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Monday May 03, 2010
09:08 PM

Frugal Innovation - The Economist discovers ::Tiny

[ #40343 ]

In the April 15th edition of The Economist, they provide a special report on innovation in emerging markets.

Half of the report focuses on what is essentially a restatement of the principles behind ::Tiny, but for real world products rather than software.

They term this "Frugal Innovation", and it involves taking types of devices consumed by the rich world, and then reinventing the idea behind them to make entirely new and novel devices (NOT just simple copies) that achieve the same or most of the same effect but for much less.

They trumpet the same magic formula that ::Tiny uses, which is to provide a similar but effective function at a 90% reduction in cost, compared to existing products that have evolved via "Fat Innovation" (the typical rich world innovation which results in having new models every year, with more features and more complexity).

Frugal Innovation doesn't just involve reducing the input and overhead costs, but sometimes reinventing the process used to create the software. And ruthlessly stripping out anything that isn't universally necessary.

Some of the same principles are now also being applied to services, with one Indian medical centre setting up essentially a production line for heart operation, applying the same principles of specialisation and copious less skilled support services that created Ford's original production lines for products.

There's a great podcast from The Economist on the same topic here... novations_4EQO.mp3

One interesting side note is that for software this same principle appears to feed into the measure of long term evolution I've mentioned in a couple of my talks, which is "Information processed, per unit space, per time".

This might be something that's actually interesting to measure in it's own right. You could measure this "Software Density" score by taking the amount of work some code does, and then look at how much code is never (or rarely) run.

This would be something similar to coverage testing, but for regular operation.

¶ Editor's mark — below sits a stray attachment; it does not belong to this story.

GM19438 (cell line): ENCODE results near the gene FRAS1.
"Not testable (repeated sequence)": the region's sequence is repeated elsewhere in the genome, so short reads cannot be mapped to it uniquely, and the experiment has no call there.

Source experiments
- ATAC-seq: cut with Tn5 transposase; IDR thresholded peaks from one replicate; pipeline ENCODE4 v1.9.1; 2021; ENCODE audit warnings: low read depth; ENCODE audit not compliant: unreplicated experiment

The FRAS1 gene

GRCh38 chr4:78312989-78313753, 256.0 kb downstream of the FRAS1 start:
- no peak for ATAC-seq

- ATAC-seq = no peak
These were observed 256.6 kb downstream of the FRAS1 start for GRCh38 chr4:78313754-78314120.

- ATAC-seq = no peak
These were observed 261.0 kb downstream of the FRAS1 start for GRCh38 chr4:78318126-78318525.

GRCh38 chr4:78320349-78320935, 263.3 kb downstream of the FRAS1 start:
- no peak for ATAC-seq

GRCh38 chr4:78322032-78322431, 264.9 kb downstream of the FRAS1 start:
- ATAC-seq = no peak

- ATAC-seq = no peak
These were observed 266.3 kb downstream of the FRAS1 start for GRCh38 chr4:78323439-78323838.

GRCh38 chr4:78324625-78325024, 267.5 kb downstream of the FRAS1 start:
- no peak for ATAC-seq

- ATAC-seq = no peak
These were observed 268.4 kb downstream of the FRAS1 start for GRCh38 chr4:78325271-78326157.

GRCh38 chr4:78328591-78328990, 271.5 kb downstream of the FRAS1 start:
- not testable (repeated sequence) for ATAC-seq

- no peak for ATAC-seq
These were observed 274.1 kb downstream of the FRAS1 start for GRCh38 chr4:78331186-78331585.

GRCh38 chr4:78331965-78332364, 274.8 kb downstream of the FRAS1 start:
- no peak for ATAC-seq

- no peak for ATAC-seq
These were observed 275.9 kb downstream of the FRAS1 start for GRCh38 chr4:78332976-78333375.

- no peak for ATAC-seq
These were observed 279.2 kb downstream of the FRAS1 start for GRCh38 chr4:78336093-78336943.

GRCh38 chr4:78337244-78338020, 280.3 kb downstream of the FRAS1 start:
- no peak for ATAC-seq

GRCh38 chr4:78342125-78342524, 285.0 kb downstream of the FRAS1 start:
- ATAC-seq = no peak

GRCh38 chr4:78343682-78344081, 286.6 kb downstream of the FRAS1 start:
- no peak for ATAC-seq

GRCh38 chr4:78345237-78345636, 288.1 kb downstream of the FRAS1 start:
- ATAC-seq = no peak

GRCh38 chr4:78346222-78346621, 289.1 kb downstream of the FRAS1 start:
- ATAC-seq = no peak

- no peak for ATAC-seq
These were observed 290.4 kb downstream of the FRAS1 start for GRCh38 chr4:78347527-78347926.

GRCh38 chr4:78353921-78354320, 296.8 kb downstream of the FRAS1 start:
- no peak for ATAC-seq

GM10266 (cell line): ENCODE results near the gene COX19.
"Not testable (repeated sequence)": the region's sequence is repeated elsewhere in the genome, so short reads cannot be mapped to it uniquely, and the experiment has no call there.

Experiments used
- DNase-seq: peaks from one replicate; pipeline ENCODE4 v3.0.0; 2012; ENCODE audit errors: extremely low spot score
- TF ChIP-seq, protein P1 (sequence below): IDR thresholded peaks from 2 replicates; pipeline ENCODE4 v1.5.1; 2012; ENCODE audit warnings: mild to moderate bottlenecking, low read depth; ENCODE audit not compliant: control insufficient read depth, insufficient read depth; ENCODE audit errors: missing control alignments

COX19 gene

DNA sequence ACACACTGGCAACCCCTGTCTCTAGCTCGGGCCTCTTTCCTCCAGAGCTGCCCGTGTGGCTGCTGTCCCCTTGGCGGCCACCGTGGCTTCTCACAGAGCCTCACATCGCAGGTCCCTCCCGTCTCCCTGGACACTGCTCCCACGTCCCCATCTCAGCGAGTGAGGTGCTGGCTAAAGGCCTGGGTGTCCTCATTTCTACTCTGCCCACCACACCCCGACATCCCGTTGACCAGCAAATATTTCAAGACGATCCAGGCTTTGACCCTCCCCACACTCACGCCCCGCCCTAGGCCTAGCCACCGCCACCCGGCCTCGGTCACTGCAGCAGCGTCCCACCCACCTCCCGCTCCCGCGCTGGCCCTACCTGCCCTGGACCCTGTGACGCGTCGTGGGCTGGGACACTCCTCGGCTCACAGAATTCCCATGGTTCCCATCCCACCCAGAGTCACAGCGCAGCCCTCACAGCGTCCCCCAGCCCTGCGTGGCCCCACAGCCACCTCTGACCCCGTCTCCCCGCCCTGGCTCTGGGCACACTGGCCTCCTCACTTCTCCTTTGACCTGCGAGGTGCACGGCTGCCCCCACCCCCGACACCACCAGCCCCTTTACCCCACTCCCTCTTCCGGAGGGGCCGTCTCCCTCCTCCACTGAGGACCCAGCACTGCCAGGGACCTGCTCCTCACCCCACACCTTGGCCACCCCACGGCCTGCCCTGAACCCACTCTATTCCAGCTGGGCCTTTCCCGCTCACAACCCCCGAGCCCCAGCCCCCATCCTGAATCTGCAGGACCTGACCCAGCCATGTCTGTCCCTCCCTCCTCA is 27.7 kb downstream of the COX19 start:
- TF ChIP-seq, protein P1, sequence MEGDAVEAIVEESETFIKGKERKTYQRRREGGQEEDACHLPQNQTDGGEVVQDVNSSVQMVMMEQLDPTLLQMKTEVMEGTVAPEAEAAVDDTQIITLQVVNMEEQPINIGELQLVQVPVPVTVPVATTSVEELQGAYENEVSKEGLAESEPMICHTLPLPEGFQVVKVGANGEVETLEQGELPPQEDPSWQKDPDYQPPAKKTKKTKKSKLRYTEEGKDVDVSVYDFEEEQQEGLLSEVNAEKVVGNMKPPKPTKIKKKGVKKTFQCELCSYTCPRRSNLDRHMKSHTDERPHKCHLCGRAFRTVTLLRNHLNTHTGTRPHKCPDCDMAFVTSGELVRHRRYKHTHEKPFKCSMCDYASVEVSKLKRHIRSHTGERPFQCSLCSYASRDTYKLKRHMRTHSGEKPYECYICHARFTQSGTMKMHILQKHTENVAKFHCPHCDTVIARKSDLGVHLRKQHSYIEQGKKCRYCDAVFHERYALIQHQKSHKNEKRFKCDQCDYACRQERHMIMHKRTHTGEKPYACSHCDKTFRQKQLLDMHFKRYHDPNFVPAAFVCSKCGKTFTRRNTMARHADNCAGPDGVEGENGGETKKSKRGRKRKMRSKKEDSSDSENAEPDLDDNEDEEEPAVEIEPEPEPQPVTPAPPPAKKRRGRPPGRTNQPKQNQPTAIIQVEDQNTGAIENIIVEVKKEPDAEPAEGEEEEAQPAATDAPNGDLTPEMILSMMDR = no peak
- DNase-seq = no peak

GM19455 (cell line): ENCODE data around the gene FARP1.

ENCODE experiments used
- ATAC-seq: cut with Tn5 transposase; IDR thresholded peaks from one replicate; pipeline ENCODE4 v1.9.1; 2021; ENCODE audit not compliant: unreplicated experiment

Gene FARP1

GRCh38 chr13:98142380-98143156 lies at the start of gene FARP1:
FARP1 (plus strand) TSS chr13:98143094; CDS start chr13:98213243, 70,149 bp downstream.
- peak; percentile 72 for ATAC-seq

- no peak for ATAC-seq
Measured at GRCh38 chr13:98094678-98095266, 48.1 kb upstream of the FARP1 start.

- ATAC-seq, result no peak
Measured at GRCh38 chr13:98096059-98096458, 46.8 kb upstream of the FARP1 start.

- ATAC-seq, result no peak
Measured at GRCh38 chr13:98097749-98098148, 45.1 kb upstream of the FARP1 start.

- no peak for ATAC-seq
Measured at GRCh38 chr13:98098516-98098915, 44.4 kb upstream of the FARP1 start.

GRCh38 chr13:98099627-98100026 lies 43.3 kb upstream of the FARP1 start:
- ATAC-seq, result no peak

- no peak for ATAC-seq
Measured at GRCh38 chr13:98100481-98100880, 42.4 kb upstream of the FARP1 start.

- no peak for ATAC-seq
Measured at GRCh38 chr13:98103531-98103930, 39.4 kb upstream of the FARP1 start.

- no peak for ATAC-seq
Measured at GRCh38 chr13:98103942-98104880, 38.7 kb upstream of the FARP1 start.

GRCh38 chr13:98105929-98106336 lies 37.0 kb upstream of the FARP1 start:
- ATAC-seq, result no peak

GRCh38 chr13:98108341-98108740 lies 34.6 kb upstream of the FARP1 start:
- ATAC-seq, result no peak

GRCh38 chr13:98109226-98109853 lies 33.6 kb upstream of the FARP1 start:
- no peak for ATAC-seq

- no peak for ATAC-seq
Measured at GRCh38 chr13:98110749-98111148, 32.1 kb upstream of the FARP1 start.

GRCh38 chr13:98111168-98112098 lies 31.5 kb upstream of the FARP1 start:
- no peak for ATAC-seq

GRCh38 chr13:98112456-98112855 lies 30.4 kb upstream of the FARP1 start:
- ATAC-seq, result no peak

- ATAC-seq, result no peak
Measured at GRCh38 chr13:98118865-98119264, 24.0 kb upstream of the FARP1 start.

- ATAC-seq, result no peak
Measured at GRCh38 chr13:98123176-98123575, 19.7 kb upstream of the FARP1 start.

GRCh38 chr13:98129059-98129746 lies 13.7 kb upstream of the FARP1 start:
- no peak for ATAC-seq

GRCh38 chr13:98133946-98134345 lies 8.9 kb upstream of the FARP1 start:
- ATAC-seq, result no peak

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  • Joel "The Joel" Spolsky advises against such 80/20 behavior.

    You and your experience with successful ::Tiny projects are cast into oblivion, never to be discussed again as a viable solution to many problems!!

    • I suspect that the key to ::Tiny is two-fold.

      Firstly it has to be 90% cheaper, or at least "transformatively cheaper".

      Secondly that it should really supplement the more expensive solutions, not be a replacement or a leader into a new area.

      If you try to write a ::Tiny module while also breaking new ground, the exploration process itself will drive you towards bloat. Because you have a monopoly on the area at that point, you have to serve everybody.

      It is only once a field is well understood that you know wher

      • Agreed.

        I still believe that while it's not a new-ground 80/20, it's still some type of 80/20, or even 90/10.

        You still make the assumption that "after working with the technology for a while, we have a fair grasp of what core functionalities of it is really required and others can be supplemented much later or not at all" to make the ::Tiny module.

        So in the end - whether on new grounds or after extensively exploring an already existing ground - you make a distinction of certain features you care about, wheth

  • These are the main ideas behind WebNano []. You are now doing that web frameworks review. WebNano is still nothing more than a proof of concept and I know that you probably don't have time to have a look at each of the dozens of recent Perl web frameworks - but maybe you'll find it interesting to try one that is less than 200 lines. It implements the simple web request path to library name dispatching in a way that is easy to override and extend on per directory basis. I'll appreciate any comments.